A man gets tested for coronavirus at a COVID19 testing centre on July 7 in Austin, Texas. The slyness of the virus is a concern to many scientists as they watch societies reopen, wondering what happens if silent spreaders aren’t detected until it’s too late. (Sergio Flores/Getty Images)

U.S. health officials blame China for delays in sharing information on silent spread. But Topol said the U.S. could have mounted its own testing program with viral genome sequencing.

That’s no small matter: Gaining scientific clarity earlier would have saved lives.

“We’ve been slow on everything in the United States,” Topol said. “And I have to say it’s shameful.”

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CBC | Health News

Does Trump’s latest migration clampdown contain a loophole? For Canadians, it might

News of the United States slamming its door shut on broad categories of foreign workers has unleashed bewilderment from the border to the boardrooms.

Immigration lawyers are now untangling what it means for Canadians.

Several said they spent the day Tuesday on group chats, seeking information from industry associations and contacting sources inside the U.S. government.

That’s because of the wording of an executive order announced Monday by President Donald Trump that suspends, at least for the rest of this year, vast categories of business and student-work visas.

Some believe it might affect thousands of Canadians and potentially disrupt their jobs, cross-border businesses and families.

Most think it contains a giant loophole for Canadians. At least for now.

Immigration lawyers in touch with U.S. border offices said agents expressed conflicting views and were awaiting instructions from Washington.

“It’s going to be a little chaotic for a while,” said Theresa Cardinal Brown, a former U.S. Homeland Security official and immigration expert once posted at the American embassy in Ottawa

“My guess is we won’t know for a little while [what this means], until [U.S. Customs and Border Protection] and [the Department of Homeland Security] issue their guidance.”

She offered this advice: If you’re a Canadian unsure whether this order applies to you, try contacting officials at whatever U.S. border checkpoint you intend to cross.

The fine print in Trump’s order

The potential Canadian loophole is in Section 3 of the order, which suspends the processing of popular work visas in the L, J and H-1B category.

That section says the visa ban only applies to people currently outside the U.S., who lack a valid visa or travel document. It so happens that most Canadians already have a valid travel document to the U.S.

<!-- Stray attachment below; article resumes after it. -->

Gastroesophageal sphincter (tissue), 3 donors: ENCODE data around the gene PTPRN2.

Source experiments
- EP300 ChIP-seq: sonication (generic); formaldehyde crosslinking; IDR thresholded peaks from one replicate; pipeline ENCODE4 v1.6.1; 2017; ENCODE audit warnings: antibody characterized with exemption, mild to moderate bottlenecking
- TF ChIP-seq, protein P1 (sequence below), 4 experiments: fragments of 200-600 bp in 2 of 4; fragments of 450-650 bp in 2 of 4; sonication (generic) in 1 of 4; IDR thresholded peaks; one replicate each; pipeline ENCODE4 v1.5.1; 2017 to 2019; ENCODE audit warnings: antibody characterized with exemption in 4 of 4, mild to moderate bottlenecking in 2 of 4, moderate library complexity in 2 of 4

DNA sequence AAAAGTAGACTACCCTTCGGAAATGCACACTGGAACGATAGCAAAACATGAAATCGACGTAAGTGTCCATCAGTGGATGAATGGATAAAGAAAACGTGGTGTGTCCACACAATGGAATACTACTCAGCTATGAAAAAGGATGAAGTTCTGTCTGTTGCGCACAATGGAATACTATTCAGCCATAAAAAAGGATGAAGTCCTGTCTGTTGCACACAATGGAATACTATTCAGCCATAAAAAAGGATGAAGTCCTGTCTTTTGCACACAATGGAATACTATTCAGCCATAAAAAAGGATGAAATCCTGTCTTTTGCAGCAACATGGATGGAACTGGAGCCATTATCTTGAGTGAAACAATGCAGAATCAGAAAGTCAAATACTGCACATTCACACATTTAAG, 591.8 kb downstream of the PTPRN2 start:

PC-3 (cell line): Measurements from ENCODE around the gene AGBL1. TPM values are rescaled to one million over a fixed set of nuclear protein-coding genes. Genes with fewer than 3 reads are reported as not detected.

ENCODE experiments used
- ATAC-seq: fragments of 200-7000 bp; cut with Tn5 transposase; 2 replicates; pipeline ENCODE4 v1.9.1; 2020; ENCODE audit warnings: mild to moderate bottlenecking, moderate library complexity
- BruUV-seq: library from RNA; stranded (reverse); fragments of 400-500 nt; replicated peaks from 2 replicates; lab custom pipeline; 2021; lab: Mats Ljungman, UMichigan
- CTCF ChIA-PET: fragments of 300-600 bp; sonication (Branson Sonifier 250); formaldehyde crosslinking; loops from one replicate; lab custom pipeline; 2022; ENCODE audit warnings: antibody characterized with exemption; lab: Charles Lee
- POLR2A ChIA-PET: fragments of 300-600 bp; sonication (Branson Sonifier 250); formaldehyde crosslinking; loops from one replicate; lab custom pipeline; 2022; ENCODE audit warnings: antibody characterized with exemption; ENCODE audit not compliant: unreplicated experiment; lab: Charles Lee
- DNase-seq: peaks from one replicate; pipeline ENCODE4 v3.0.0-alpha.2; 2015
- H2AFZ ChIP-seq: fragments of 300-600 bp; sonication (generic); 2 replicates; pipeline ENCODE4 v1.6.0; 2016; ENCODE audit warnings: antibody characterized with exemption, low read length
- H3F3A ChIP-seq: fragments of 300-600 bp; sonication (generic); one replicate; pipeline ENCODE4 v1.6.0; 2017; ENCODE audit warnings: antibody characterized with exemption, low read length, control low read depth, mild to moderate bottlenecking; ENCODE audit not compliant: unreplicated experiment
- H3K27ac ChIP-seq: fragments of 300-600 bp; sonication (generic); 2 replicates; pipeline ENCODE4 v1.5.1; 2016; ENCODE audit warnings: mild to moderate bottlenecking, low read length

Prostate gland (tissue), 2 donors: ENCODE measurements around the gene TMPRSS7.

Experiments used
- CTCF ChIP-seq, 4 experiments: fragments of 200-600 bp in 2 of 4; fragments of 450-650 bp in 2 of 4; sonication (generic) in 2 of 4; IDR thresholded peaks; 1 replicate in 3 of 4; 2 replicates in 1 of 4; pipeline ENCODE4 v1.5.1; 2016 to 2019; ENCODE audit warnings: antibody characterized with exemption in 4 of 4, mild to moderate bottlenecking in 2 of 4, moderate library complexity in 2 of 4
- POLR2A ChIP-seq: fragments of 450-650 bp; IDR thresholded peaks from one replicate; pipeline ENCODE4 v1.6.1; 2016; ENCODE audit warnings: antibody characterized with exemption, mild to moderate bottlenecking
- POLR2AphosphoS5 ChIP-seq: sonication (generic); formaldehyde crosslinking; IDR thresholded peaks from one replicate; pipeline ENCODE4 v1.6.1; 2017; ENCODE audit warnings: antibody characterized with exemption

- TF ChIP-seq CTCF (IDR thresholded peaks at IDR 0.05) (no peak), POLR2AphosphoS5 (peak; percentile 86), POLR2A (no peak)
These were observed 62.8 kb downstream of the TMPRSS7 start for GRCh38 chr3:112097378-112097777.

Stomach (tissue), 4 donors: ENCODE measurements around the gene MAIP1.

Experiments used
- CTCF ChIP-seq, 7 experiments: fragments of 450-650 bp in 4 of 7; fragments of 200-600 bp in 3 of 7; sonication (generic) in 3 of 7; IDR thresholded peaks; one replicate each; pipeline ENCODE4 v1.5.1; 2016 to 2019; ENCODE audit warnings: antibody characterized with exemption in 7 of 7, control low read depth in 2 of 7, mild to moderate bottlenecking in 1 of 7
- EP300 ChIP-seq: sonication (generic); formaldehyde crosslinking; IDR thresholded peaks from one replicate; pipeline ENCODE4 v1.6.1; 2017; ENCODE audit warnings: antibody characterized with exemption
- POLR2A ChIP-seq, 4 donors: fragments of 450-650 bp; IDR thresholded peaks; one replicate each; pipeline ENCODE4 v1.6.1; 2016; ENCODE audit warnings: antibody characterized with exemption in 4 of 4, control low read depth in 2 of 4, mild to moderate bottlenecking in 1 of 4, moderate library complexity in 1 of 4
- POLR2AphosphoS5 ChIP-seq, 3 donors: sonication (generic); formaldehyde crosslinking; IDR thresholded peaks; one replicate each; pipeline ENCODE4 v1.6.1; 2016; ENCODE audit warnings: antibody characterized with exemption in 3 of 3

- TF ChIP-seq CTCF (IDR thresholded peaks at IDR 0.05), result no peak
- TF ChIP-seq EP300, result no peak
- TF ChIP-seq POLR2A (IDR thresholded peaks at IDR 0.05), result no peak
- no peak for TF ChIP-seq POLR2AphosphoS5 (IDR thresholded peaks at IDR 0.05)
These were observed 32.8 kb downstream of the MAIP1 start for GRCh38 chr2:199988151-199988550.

It’s called a passport.

WATCH | COVID-19 cases rise in U.S. south, west:

Cases of COVID-19 are rising in the southern and western parts of the U.S. Experts say it’s a sign some states reopened too soon, and the situation could get much worse if changes aren’t made. 1:55

One immigration lawyer said that’s a distinction not shared by most citizens of other countries, who generally need a visa or visa waiver to enter the U.S.

“Canadian citizens are unique in the world,” said Danielle Rizzo, a partner at the Harris Beach law firm in Buffalo, N.Y., and former head of liaison between U.S. Customs and the American Immigration Lawyers Association.

“My take is [this order] does not apply to Canadian citizens but it’s not extremely straightforward. … I think it was probably an oversight [in the drafting of the order].”

Trump’s order constitutes a significant escalation of his immigration-curbing policies

He cast it as a measure to protect 525,000 U.S. jobs from foreign competition, amid a pandemic that has wiped out more than 18 million U.S. jobs.

An American ‘tragedy’

But to one former immigration official in the Obama White House, this is a heartbreaking moment in U.S. history.

“I think this is a tragedy,” said Doug Rand, who now runs a company, Boundless Immigration, that helps immigrants obtain U.S. residency and citizenship.

“And it’s a huge self-inflicted wound for this country — in terms of our values, our economy, and our ability to overcome this pandemic.”

He said that Trump has progressively chipped away at visa rules to make it more difficult to immigrate, and said it has caused one friend, a PhD in biomedical sciences, to move to Canada.

“Good job, Canada,” Rand said.

U.S. President Donald Trump speaks at the Dream City Church in Phoenix on Tuesday. (Carlos Barria/Reuters)

A Harvard business professor published a paper this spring warning that the U.S.’s out-of-date immigration system, which has not been reformed in decades, risks sapping the country of its great historical advantage in drawing top talent.

Trump has repeatedly said he wants to reform the system to prioritize skilled labour, like Canada’s points system

But there’s no sign of any such legislation passing Congress, and what Trump has mostly done instead is tighten existing policies by executive order, culminating in this week’s.

In crisis, some Canadians see opportunity

Now, as in any crisis, some see opportunity. 

Canadian tech companies are signalling their intention to recruit some of the workers now barred from the U.S. 

Canada had, before the pandemic struck, experienced a historic population boom, fuelled by foreign students and skilled workers. The OECD credited policies created by successive governments in Ottawa a role model.

One immigrant to Canada is now working to take advantage of Trump’s executive order.